House Bill 1430 has passed the Missouri House of Representatives by a vote of 112-38. The bill largely replicates one that passed the House in 2013 but failed to pass the state Senate. It is a procedure-specific bill that provides protection of conscience for individuals and institutions. [LifeNews]
Representative Timothy Jones has introduced House Bill 1430 in the Missouri House of Representatives. The bill largely replicates one that passed the House in 2013 but failed to pass the state Senate. It is a procedure-specific bill that provides protection of conscience for individuals and institutions.
By a vote of 118-42, the Missouri House of Representatives passed HB 457. A second vote is required before the bill can move to the state senate for consideration. The bill provides protection for individuals and institutions with respect to abortion, sterilization that is not medically necessary, embryonic stem cell research, assisted reproduction and contraception. [Associated Press]
The American Center for Law and Justice (ACLJ) has filed a lawsuit against the regulation on behalf of two Ohio companies [Lifenews]. A U.S. District Judge has dismissed suits filed by the Archdiocese of Washington and four other Catholic nonprofit groups on the grounds that the suits are premature [Bloomberg] Lawsuits filed by Colorado Christian University and Notre Dame University in Indiana have also been dismissed [The Coloradoan; First Things]. The Catholic diocese of Nashville, Tennessee and seven other groups in the state are appealing a lower court ruling against them[The Tennessean]. In Illinois, a temporary injunction has been granted against state legislation that is similar to the HHS regulation because the state’s Religious Freedom Restoration Act and Health Care Right of Conscience Act [Georgia Bulletin]. However, the U.S. federal government is appealing a decision to grant a temporary injunction against the HHS regulation to Tyndale House Publishers Inc. of Illinois [Bloomberg].A temporary injunction against the HHS regulation has been granted to a Missouri company, Sharpe Holdings Inc., the third such injunction granted in the state [St. Louis Beacon]. Virginia Attorney General Ken Cuccinelli attracted criticism because of his remarks to the effect that the nature of the HHS regulation will only become apparent if people go to jail for refusing to obey it [Reason.com]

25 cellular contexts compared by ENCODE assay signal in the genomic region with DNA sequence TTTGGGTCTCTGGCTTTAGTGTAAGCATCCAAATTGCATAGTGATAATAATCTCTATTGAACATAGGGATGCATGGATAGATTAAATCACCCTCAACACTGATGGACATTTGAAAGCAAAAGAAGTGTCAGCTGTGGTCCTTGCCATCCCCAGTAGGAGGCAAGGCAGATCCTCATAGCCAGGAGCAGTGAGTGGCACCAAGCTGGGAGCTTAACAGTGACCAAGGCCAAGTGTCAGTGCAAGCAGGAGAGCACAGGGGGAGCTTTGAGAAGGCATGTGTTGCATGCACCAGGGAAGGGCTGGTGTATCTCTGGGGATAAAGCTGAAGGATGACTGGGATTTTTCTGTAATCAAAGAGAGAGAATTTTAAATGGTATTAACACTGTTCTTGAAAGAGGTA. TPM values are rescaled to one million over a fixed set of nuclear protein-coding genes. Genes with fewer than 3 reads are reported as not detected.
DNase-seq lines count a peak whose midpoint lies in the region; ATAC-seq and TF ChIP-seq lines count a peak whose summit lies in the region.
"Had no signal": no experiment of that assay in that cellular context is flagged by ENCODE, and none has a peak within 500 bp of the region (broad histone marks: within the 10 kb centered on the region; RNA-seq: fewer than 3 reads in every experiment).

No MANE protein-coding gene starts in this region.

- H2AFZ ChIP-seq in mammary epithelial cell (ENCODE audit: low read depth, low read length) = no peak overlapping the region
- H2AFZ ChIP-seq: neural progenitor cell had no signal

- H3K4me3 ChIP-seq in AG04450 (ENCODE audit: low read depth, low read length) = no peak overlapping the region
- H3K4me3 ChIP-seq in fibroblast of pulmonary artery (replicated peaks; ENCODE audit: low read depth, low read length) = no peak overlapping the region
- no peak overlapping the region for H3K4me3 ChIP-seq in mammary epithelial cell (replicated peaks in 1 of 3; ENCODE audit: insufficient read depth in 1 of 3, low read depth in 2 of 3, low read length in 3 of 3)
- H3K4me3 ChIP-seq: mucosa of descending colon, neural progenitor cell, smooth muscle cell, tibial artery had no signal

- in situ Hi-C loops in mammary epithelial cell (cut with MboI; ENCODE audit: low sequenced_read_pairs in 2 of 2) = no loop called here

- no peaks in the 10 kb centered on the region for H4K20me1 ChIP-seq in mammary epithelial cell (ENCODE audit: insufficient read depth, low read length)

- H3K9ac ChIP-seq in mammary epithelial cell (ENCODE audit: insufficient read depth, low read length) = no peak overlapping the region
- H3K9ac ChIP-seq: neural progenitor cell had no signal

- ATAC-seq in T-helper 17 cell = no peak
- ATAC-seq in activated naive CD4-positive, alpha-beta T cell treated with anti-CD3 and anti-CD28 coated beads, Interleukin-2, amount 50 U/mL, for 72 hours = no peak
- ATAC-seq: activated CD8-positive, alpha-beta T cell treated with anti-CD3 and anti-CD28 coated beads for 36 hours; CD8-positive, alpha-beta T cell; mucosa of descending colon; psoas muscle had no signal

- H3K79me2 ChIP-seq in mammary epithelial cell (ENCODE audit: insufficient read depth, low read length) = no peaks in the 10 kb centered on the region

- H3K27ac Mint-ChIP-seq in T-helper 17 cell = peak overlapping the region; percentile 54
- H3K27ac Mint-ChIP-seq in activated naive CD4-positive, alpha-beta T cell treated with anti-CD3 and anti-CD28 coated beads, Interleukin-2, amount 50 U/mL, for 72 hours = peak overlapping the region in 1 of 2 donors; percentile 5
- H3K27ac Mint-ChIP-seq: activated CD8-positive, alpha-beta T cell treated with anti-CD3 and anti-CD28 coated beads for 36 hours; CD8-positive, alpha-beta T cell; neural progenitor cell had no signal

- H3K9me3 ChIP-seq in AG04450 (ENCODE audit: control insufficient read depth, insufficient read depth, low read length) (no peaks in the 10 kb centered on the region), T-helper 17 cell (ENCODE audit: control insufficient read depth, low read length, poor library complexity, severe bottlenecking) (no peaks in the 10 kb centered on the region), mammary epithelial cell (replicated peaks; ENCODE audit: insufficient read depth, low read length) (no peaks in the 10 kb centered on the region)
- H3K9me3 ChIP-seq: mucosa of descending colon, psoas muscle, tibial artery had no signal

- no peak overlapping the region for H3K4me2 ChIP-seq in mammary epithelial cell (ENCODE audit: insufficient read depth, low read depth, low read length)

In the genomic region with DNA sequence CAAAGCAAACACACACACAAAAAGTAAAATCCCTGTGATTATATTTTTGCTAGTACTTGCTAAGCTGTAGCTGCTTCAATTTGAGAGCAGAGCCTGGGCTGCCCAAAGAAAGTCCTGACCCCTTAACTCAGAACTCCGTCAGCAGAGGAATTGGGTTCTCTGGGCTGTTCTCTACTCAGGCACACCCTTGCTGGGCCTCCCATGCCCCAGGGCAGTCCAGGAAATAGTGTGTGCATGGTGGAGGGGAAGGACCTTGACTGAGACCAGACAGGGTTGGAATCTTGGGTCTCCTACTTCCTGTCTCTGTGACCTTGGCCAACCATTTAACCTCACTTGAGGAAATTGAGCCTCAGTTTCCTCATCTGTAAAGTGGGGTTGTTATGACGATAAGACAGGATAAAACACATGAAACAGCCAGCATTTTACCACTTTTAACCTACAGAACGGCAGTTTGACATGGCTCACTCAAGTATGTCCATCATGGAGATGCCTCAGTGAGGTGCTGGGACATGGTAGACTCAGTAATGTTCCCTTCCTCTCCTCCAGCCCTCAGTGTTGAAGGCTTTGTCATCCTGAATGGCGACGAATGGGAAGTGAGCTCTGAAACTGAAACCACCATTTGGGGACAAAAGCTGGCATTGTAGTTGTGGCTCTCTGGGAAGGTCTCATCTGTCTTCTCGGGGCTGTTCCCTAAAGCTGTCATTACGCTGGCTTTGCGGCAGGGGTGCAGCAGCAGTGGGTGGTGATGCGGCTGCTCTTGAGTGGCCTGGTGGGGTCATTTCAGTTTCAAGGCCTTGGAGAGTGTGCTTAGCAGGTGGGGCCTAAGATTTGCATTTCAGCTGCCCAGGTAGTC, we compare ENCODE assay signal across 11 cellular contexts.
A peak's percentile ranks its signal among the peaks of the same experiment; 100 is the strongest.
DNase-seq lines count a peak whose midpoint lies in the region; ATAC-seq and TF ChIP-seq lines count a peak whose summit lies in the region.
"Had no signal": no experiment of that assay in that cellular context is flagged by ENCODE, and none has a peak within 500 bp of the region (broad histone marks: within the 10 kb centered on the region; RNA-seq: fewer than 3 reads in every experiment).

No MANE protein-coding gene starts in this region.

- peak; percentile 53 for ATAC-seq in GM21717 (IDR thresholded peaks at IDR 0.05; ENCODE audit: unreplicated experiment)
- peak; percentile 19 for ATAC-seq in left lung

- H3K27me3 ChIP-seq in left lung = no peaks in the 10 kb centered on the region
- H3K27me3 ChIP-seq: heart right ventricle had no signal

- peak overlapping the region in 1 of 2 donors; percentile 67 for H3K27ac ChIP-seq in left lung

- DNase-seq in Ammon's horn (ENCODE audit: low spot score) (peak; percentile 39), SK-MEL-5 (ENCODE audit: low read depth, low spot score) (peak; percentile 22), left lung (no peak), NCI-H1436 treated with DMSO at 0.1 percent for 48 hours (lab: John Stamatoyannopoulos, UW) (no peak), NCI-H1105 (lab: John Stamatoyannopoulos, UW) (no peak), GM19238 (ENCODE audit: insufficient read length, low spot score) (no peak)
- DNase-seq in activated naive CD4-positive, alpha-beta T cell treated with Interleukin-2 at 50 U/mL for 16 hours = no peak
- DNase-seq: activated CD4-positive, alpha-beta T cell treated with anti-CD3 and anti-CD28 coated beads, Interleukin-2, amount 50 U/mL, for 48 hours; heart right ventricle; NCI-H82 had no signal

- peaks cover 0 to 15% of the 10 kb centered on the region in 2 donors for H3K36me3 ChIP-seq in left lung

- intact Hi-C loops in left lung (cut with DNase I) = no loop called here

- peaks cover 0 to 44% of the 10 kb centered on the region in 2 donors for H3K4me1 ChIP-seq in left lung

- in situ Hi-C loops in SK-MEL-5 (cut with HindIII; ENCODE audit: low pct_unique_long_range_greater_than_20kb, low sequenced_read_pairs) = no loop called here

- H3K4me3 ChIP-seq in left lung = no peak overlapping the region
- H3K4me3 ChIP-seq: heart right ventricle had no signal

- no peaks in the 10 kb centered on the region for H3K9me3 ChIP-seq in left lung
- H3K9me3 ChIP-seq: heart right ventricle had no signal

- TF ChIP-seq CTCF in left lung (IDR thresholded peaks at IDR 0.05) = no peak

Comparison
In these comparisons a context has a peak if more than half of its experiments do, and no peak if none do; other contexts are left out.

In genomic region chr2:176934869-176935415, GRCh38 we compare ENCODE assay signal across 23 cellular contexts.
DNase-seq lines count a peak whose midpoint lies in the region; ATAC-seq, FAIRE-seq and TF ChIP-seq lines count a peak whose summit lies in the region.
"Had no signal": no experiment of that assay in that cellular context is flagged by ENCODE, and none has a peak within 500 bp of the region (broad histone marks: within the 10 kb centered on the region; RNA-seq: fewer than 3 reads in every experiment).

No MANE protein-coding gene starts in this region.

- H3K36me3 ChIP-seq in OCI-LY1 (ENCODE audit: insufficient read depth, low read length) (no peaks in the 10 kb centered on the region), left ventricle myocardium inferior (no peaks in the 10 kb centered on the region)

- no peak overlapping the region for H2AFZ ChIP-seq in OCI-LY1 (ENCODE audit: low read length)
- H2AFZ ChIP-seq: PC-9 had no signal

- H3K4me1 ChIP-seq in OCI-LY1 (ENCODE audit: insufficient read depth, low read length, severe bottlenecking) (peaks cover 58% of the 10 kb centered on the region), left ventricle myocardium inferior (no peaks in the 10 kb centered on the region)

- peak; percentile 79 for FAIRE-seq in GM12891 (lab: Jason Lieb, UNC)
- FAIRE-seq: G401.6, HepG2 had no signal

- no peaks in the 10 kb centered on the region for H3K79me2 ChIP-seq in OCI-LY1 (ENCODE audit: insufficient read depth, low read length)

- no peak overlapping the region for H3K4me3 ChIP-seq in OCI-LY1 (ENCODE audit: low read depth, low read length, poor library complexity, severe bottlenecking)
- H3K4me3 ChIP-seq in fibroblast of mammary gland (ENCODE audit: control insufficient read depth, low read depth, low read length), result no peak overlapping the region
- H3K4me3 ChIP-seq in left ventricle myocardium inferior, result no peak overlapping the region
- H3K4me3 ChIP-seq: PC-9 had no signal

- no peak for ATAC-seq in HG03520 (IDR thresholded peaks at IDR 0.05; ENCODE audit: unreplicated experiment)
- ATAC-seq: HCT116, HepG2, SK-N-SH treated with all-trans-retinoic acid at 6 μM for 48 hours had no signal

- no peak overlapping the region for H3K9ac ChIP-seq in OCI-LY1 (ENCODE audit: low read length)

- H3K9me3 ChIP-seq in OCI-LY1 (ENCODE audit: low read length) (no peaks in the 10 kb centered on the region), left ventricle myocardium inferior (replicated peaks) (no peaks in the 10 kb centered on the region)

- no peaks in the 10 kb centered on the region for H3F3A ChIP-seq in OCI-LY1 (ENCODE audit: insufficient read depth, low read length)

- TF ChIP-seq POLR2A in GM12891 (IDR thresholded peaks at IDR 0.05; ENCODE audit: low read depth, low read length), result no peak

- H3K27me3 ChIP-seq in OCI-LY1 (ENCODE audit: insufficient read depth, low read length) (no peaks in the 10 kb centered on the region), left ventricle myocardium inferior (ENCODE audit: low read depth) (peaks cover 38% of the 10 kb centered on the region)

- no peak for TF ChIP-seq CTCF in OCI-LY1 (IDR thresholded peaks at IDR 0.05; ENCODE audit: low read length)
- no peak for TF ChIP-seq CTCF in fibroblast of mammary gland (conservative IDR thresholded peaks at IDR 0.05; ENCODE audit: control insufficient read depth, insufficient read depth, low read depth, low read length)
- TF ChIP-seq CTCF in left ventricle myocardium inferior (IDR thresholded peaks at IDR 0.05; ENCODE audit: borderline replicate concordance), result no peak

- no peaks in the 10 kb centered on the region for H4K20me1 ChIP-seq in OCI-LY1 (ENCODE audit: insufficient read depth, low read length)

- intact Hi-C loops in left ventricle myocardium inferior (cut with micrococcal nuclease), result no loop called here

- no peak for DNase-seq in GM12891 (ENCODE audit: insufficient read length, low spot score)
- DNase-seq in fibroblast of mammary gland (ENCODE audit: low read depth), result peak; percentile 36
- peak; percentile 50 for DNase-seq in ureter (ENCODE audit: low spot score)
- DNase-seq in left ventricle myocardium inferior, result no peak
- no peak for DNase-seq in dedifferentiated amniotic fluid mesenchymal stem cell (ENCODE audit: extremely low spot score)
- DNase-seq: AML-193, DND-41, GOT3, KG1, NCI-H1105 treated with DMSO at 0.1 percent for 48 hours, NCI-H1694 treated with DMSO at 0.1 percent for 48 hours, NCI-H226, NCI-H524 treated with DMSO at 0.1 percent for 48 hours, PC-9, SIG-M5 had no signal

For a map and up-to-date overview of lawsuits filed against the U.S. Department of Health and Human Services, see the Becket Fund’s HHS Information Central.
On 14 December, Tom Monaghan, the founder of Domino’s Pizza, filed a lawsuit against the HHS regulation [Associated Press]. Five days later, a federal appeals court reinstated lawsuits filed by Wheaton College and Belmont Abbey that had been dismissed by a lower court. The D.C. Circuit Court of Appeals also ordered the Obama administration to report every sixty days on its progress in redrafting the regulation to accommodate employers with religious objections to providing insurance for birth control.[Life News] News of the Wheaton and Belmont decisions came too late for inclusion in a column in the New England Journal of Medicine, which outlined the litigation and the issues.The federal Tenth Circuit Court of Appeals has upheld a lower court ruling that Hobby Lobby must comply with the mandate because it does not impose a “substantial burden” on the exercise of freedom of religion by the company’s owner. [The Hill] In contrast, O’Brien Industrial Holdings of Missouri was granted an injunction by an appeals court that prohibits the federal government from enforcing the regulation. The decision overturns a lower court ruling [The Foundry, 3 December]. A similar injunction was granted to the Griesedieck family‘s American Pulverizer Company in Minnesota [National Review] Commenting that there is no “trust us changes are coming” clause in the U.S. Constitution, a federal judge in New York upheld the right of the Catholic Archdiocese of New York to proceed with its lawsuit against the mandate. [Becket Fund, 6 December] Meanwhile, the Little Sisters of the Poor, a Catholic religious order that provides nursing care to the elderly poor in 30 American cities, is considering the possiblity of leaving the United States if the current regulation stands. [LifeSite News]